In a marked departure from the previous administration, conservatives at the Department of Health and Human Services (HHS) are putting an emphasis on abstinence to reduce teen pregnancy rates.
So far, the administration has encouraged organizations applying for Title X federal family planning funds to include in their programs a "meaningful emphasis" on "the benefits of avoiding sex" when communicating with adolescents and to use programs that don't "normalize sexual risk behaviors."
The Trump administration also plans to release its first report early this summer as part of a $10 million research project looking at ways to improve sex education programs, with a focus on the impact of "sexual delay."
Jessie Hellmann has the story here.
Conservation: The Trump administration's decision to reverse course on an Obama-era ban on African elephant trophy imports is facing pushback from some allies of President Trump.
While hunting advocacy groups and members of Congress who back them are cheering the decision from the Department of Interior's Fish and Wildlife Service (FWS) to allow imports on a case-by-case basis, others are knocking the move.
Two conservative media hosts who pushed Trump in November to put a pause on a decision to overturn an established trophy import ban are among those urging him to hold up the Obama-era order.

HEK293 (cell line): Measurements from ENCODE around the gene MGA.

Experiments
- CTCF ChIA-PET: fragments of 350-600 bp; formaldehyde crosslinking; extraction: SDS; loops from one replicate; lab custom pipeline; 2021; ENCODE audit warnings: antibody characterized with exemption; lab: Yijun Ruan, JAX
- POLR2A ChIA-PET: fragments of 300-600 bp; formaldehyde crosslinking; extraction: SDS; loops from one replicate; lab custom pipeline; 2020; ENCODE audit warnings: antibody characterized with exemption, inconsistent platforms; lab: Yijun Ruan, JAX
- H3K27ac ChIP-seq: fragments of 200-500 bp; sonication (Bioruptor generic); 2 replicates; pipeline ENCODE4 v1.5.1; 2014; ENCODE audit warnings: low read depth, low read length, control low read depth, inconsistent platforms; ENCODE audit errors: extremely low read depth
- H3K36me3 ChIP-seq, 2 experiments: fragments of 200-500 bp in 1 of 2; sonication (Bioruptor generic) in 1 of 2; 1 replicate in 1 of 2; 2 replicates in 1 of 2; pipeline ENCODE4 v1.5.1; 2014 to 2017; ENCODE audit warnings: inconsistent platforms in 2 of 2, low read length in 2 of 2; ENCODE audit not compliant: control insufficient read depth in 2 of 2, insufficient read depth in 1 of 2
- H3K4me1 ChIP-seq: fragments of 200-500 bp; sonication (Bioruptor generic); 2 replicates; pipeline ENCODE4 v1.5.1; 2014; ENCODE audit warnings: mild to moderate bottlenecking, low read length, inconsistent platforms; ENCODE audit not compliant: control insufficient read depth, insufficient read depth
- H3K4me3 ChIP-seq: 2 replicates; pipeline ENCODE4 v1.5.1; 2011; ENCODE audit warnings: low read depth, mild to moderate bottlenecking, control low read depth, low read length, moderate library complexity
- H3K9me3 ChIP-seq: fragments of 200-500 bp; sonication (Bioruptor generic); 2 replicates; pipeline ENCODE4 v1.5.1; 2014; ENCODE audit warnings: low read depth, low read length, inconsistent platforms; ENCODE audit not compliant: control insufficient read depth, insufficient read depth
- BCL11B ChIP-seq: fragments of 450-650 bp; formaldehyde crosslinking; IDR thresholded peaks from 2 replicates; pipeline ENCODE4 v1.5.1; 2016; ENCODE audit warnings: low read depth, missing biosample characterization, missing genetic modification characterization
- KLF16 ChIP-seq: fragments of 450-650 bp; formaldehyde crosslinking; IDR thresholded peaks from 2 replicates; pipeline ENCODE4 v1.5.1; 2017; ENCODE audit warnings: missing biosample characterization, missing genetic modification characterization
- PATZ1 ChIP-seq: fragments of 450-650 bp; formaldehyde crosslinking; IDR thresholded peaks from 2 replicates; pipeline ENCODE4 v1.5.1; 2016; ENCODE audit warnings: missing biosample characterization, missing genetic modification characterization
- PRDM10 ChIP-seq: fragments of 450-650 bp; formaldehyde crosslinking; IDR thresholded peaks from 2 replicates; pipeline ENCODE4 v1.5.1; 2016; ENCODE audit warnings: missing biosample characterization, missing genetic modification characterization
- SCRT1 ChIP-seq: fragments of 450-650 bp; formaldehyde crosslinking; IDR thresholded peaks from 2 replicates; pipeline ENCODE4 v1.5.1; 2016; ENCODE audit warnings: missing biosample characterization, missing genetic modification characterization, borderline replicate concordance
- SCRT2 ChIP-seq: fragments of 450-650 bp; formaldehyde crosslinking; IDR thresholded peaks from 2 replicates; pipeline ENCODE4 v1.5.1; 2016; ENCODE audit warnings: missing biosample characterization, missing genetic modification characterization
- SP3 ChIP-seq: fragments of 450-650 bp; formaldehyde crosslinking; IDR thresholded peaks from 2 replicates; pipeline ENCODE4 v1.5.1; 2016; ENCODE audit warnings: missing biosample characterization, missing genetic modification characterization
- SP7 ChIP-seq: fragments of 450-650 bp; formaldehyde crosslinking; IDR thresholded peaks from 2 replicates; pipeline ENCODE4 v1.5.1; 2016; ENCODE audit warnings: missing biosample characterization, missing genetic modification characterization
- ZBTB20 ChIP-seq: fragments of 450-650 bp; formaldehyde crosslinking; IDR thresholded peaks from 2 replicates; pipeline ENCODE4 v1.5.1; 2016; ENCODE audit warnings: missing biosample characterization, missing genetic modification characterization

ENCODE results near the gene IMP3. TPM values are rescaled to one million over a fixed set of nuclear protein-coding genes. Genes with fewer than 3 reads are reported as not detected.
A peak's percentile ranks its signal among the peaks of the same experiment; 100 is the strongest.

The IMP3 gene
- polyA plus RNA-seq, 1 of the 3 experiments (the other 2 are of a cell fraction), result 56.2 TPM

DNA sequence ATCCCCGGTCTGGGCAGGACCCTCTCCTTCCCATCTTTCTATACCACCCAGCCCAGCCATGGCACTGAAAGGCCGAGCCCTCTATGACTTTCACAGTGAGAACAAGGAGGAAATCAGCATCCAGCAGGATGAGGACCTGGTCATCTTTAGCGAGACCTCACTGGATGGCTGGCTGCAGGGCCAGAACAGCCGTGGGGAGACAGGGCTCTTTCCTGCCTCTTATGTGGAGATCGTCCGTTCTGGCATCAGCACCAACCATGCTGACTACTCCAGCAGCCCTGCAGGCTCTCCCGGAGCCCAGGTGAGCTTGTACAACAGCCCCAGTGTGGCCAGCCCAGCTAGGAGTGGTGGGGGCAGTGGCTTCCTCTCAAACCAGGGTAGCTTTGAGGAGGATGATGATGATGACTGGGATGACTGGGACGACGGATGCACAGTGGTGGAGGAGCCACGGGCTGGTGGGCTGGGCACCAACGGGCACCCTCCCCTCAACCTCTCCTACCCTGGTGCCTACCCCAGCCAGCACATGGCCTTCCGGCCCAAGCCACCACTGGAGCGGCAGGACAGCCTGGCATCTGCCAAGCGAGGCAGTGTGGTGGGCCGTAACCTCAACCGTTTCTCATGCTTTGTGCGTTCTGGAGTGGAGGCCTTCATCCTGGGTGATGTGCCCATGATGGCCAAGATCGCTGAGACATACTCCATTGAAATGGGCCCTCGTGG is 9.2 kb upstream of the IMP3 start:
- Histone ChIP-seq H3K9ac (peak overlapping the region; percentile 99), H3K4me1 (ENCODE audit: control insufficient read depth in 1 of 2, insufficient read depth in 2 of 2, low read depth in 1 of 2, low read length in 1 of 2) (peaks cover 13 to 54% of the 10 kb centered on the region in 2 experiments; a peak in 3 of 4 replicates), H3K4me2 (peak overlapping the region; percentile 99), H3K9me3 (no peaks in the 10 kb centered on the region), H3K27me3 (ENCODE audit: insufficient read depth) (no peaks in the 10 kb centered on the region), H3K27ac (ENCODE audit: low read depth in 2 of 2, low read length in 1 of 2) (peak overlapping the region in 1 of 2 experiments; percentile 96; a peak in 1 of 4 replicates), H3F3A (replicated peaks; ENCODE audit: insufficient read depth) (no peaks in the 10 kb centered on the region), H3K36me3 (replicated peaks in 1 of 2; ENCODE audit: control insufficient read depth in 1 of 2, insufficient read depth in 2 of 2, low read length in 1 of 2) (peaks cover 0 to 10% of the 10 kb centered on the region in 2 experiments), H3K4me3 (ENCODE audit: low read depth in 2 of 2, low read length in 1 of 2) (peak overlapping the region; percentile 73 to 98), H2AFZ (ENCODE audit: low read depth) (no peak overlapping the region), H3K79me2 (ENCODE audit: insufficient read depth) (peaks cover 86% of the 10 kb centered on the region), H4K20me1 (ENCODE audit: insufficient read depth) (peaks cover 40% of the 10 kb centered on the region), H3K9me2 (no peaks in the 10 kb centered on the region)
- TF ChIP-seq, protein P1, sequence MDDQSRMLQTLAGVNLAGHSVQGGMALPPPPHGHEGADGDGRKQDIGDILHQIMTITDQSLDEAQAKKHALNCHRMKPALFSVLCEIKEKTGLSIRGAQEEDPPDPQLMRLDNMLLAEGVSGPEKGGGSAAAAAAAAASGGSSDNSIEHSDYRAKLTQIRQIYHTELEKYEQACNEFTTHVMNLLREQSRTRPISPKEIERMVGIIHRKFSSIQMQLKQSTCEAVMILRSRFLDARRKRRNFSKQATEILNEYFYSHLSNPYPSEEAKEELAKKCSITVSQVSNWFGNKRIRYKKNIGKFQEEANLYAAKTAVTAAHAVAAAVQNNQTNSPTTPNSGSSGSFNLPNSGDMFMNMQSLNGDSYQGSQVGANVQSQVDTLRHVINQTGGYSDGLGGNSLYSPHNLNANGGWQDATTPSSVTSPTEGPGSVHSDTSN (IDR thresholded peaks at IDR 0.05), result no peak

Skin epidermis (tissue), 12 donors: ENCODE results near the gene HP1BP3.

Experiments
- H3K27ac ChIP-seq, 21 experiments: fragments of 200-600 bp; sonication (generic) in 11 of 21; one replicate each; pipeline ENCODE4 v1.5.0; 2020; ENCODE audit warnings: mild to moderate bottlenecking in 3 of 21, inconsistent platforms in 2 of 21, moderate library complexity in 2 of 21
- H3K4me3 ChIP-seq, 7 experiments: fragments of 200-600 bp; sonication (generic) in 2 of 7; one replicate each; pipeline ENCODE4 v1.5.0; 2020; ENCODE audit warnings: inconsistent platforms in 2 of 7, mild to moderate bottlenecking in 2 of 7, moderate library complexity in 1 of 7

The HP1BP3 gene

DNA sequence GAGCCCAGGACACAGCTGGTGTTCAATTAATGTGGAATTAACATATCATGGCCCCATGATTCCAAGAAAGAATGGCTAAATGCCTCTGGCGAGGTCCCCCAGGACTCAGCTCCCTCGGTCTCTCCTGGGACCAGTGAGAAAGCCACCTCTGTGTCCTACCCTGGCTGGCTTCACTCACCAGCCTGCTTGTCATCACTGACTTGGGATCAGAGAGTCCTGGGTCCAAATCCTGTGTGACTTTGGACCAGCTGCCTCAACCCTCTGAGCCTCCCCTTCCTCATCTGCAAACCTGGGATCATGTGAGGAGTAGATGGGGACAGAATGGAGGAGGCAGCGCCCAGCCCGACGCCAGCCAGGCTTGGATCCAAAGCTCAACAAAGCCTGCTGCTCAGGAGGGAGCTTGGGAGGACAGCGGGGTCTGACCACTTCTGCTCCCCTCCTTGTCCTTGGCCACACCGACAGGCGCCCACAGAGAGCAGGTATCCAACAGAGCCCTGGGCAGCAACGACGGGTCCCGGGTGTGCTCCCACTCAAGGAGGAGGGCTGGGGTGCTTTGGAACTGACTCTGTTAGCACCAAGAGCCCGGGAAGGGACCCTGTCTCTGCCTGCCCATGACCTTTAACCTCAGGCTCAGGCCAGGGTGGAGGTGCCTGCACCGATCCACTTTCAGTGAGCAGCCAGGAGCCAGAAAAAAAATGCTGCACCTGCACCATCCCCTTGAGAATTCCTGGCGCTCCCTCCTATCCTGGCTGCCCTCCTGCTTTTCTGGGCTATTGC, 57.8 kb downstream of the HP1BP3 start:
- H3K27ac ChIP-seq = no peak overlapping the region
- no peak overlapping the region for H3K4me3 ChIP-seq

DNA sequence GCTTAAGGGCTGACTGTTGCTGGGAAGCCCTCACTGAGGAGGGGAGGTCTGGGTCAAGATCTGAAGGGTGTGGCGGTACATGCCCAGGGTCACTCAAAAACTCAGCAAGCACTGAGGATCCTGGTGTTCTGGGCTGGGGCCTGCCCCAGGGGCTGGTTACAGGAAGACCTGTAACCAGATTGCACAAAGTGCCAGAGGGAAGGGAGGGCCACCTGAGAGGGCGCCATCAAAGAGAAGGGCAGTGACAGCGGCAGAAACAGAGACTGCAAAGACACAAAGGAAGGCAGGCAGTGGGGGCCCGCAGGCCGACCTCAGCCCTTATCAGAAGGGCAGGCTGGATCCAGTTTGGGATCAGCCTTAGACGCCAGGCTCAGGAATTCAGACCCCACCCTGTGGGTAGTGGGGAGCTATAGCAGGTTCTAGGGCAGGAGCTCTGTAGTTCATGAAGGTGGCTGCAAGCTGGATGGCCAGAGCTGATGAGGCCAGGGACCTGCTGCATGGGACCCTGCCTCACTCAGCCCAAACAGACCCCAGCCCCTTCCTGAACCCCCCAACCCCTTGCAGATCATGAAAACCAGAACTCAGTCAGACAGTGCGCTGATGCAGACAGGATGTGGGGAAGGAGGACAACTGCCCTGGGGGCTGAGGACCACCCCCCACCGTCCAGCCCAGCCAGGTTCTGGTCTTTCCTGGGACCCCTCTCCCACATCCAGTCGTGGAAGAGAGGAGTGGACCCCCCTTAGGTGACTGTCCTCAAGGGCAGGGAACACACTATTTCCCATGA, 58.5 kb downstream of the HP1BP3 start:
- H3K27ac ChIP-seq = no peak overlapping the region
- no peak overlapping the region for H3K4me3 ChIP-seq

Fox News host Laura Ingraham tweeted a plea to Trump on Wednesday asking him to change the new policy and warning him what could happen to supporters if he did not.
Miranda Green has the story here.
Environment: Nearly half of President Trump's appointees to the Environmental Protection Agency have strong industry ties, according to new Associated Press analysis.
About one-third of the 59 appointees the AP tracked in 2017 previously worked as lobbyists or lawyers for companies in industries regulated by the EPA, like chemicals or fossil fuels.
While the majority of those appointees have agreed to recuse themselves from issues involving their former clients, at least three have received official waivers that allow them to work on issues that could affect their previous employers.
Avery Anapol has more here.
IN OTHER NEWS
Another Trump administration official has an ethics problem – The Huffington Post
Interior spending $139K to fix doors in Sec. Zinke's office – AP
U.S. Forest Chief Resigns Amid Sexual Harassment Accusations – The New York Times
The Trump appointee behind the move to add a citizenship question to the Census – ProPublica